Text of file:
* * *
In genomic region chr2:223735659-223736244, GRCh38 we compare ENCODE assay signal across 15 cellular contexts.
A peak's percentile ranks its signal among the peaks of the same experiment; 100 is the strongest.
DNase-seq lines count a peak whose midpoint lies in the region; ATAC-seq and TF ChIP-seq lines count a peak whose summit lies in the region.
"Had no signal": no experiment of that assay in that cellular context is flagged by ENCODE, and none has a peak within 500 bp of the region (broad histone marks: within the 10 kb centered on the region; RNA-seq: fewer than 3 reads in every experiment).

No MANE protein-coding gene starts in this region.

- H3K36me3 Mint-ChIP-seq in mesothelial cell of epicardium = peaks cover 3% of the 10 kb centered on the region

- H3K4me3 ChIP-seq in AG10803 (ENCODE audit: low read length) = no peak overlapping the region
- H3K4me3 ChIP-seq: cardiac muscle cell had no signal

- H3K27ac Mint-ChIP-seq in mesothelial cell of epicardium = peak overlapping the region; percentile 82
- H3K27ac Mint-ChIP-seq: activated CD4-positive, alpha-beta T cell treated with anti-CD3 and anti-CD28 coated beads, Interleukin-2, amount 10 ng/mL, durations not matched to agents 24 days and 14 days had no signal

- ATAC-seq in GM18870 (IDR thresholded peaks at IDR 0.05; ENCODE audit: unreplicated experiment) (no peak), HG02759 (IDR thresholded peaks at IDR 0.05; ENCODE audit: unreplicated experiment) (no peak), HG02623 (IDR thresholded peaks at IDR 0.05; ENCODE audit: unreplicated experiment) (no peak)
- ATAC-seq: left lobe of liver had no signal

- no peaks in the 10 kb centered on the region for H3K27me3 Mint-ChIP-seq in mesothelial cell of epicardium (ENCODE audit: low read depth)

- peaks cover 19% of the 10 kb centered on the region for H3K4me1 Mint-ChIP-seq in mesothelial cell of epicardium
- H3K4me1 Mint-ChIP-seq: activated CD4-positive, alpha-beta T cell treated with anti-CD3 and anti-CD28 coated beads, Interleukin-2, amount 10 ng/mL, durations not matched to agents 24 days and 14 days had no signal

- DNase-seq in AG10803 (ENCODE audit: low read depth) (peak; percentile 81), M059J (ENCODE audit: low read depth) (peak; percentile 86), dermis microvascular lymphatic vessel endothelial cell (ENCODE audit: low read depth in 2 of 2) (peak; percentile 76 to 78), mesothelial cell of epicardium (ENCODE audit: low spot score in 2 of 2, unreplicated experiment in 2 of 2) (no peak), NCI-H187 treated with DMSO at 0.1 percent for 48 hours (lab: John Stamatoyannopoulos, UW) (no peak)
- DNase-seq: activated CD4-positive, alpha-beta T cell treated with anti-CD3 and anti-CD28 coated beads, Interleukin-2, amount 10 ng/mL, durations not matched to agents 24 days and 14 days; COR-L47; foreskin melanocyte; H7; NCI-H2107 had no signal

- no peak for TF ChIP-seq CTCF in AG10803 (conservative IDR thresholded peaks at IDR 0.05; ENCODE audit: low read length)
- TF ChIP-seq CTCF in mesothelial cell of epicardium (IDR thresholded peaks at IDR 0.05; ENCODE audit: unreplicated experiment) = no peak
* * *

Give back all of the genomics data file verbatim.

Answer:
In genomic region chr2:223735659-223736244, GRCh38 we compare ENCODE assay signal across 15 cellular contexts.
A peak's percentile ranks its signal among the peaks of the same experiment; 100 is the strongest.
DNase-seq lines count a peak whose midpoint lies in the region; ATAC-seq and TF ChIP-seq lines count a peak whose summit lies in the region.
"Had no signal": no experiment of that assay in that cellular context is flagged by ENCODE, and none has a peak within 500 bp of the region (broad histone marks: within the 10 kb centered on the region; RNA-seq: fewer than 3 reads in every experiment).

No MANE protein-coding gene starts in this region.

- H3K36me3 Mint-ChIP-seq in mesothelial cell of epicardium = peaks cover 3% of the 10 kb centered on the region

- H3K4me3 ChIP-seq in AG10803 (ENCODE audit: low read length) = no peak overlapping the region
- H3K4me3 ChIP-seq: cardiac muscle cell had no signal

- H3K27ac Mint-ChIP-seq in mesothelial cell of epicardium = peak overlapping the region; percentile 82
- H3K27ac Mint-ChIP-seq: activated CD4-positive, alpha-beta T cell treated with anti-CD3 and anti-CD28 coated beads, Interleukin-2, amount 10 ng/mL, durations not matched to agents 24 days and 14 days had no signal

- ATAC-seq in GM18870 (IDR thresholded peaks at IDR 0.05; ENCODE audit: unreplicated experiment) (no peak), HG02759 (IDR thresholded peaks at IDR 0.05; ENCODE audit: unreplicated experiment) (no peak), HG02623 (IDR thresholded peaks at IDR 0.05; ENCODE audit: unreplicated experiment) (no peak)
- ATAC-seq: left lobe of liver had no signal

- no peaks in the 10 kb centered on the region for H3K27me3 Mint-ChIP-seq in mesothelial cell of epicardium (ENCODE audit: low read depth)

- peaks cover 19% of the 10 kb centered on the region for H3K4me1 Mint-ChIP-seq in mesothelial cell of epicardium
- H3K4me1 Mint-ChIP-seq: activated CD4-positive, alpha-beta T cell treated with anti-CD3 and anti-CD28 coated beads, Interleukin-2, amount 10 ng/mL, durations not matched to agents 24 days and 14 days had no signal

- DNase-seq in AG10803 (ENCODE audit: low read depth) (peak; percentile 81), M059J (ENCODE audit: low read depth) (peak; percentile 86), dermis microvascular lymphatic vessel endothelial cell (ENCODE audit: low read depth in 2 of 2) (peak; percentile 76 to 78), mesothelial cell of epicardium (ENCODE audit: low spot score in 2 of 2, unreplicated experiment in 2 of 2) (no peak), NCI-H187 treated with DMSO at 0.1 percent for 48 hours (lab: John Stamatoyannopoulos, UW) (no peak)
- DNase-seq: activated CD4-positive, alpha-beta T cell treated with anti-CD3 and anti-CD28 coated beads, Interleukin-2, amount 10 ng/mL, durations not matched to agents 24 days and 14 days; COR-L47; foreskin melanocyte; H7; NCI-H2107 had no signal

- no peak for TF ChIP-seq CTCF in AG10803 (conservative IDR thresholded peaks at IDR 0.05; ENCODE audit: low read length)
- TF ChIP-seq CTCF in mesothelial cell of epicardium (IDR thresholded peaks at IDR 0.05; ENCODE audit: unreplicated experiment) = no peak